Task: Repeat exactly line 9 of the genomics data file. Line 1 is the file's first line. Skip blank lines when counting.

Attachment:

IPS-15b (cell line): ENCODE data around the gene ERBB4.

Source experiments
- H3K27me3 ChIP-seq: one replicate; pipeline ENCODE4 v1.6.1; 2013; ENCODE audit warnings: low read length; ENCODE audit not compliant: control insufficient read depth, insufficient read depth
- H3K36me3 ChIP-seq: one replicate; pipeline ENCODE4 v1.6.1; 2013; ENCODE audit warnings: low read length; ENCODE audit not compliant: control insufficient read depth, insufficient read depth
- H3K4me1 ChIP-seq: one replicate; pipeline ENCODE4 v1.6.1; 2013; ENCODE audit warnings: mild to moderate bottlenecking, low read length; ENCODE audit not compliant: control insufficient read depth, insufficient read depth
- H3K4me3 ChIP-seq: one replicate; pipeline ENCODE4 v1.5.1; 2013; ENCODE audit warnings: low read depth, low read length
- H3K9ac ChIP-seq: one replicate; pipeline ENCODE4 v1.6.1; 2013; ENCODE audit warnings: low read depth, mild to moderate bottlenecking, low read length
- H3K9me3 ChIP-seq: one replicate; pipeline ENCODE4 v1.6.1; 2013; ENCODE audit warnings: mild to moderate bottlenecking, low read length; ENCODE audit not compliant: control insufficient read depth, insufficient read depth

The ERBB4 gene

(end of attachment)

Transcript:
The ERBB4 gene